India B blown away by Hurricane Shafali

Ananya Upendran
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Teen talent's ton torments Australia A

Shafali Verma celebrates a milestone. © Getty Images

Shafali Verma’s whirlwind half-century at the top of the order, and Manali Dakshini’s three-for guided India C to a convincing eight-wicket win over India B in the final of the Senior T20 Challenger Trophy at the Barabati Stadium in Cuttack on Friday (January 10). 15-year-old Verma’s fearless strokeplay allowed the team in green to chase down a challenging total of 132 with as many as 28 balls to spare.

Through the course of the league stage of the tournament, it was experience that helped get India B over the line. In their first match against India C, in a test of nerves, it was that experience that saw them come out on top. In the pressure of a final, one would have been betting against the odds if they were backing the inexperienced India C. After all, they were the youngest side in the tournament, the least experienced, and the most likely to fold under pressure, but come D-Day, all that was thrown out the window.

Having lost the toss for the first time in the tournament in slightly gloomy and overcast conditions, Veda Krishnamurthy’s India C were sent in to bowl. They were the unfancied team in the tournament, no one expected them to get past the league stage, but here they were in the final, the odds stacked against them, ready to take on a power-laden India B.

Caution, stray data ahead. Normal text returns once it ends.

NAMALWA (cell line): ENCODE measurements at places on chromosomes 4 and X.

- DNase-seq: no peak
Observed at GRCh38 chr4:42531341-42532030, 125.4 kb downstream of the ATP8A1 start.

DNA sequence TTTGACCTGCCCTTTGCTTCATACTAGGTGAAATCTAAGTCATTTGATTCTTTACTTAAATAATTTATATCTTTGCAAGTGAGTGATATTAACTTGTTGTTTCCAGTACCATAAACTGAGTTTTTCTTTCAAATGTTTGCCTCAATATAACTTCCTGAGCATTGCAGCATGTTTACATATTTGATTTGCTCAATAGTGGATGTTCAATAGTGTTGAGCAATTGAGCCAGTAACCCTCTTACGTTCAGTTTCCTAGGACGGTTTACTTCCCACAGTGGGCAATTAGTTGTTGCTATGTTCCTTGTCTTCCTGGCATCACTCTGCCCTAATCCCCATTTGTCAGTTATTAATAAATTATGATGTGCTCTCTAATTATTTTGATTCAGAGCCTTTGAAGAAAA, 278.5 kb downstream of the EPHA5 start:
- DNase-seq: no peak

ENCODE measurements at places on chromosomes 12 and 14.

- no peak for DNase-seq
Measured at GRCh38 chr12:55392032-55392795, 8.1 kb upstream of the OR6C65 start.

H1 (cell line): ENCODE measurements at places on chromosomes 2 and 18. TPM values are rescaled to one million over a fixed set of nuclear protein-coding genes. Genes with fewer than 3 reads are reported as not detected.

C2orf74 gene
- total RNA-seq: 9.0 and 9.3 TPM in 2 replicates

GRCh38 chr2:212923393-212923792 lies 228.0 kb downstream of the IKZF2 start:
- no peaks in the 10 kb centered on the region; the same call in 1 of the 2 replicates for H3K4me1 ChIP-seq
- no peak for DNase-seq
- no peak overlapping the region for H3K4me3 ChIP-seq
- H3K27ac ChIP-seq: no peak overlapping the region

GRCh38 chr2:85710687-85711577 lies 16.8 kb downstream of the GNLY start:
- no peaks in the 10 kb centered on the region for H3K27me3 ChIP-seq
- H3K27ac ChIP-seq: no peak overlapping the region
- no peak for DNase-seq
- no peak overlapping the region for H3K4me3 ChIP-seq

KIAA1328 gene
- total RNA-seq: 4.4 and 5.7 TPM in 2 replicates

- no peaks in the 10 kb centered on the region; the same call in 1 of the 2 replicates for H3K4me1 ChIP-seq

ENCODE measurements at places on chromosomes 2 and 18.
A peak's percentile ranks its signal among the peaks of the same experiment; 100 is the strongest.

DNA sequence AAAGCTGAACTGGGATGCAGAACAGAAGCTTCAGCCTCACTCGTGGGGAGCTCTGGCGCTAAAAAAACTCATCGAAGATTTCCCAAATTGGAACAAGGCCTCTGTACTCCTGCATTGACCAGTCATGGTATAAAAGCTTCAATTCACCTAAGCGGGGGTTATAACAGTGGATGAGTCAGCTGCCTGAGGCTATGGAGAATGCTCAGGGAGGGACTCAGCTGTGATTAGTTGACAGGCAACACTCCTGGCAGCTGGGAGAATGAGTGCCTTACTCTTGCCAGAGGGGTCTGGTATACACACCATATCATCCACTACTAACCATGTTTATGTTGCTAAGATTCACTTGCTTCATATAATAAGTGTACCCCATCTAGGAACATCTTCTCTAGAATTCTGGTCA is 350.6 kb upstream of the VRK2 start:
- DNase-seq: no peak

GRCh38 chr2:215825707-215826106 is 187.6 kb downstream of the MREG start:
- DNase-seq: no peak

In the huddle, India C were positive. Krishnamurthy had a few words with the group, before the laughter began. They were upbeat, positive and clearly happy to be part of the pointy end of the tournament. Most importantly, they believed.

India’s C’s tactic of starting with spin at both ends worked wonders, as Smriti Mandhana was dismissed in the third over by Rajeshwari Gayakwad, smartly caught by Krishnamurthy at extra cover.

Vanitha VR, who had shown promising form throughout the course of the tournament, hit a flurry of boundaries following her opening partner’s dismissal. First, she crashed Gayakwad over mid-off, before belting consecutive boundaries off the bowling of Arundhati Reddy. However, as has been the case all tournament, Vanitha failed to capitalise on her start, charging down the track against Hemalatha Dayalan only for the bowler to throw it wide and have her stumped for a 17-ball 25.

Following that dismissal, there was a steady flow of wickets - Richa Ghosh (15), Jemimah Rodrigues (10) and R Kalpana (4) all dismissed by Manali Dakshini. Making a return to the XI after being dropped for the final league game, the right-arm seamer, bowled with great discipline, maintaining a consistent line outside off-stump, forcing the India B batters to try and pierce a strong off-side field or take a risk and swipe across the line. Her spell of 3 for 15 in the middle overs — which included a superb reaction catch in her follow through to dismiss Rodrigues — derailed the India B innings, giving the team in green full control of the match going in to the final five overs.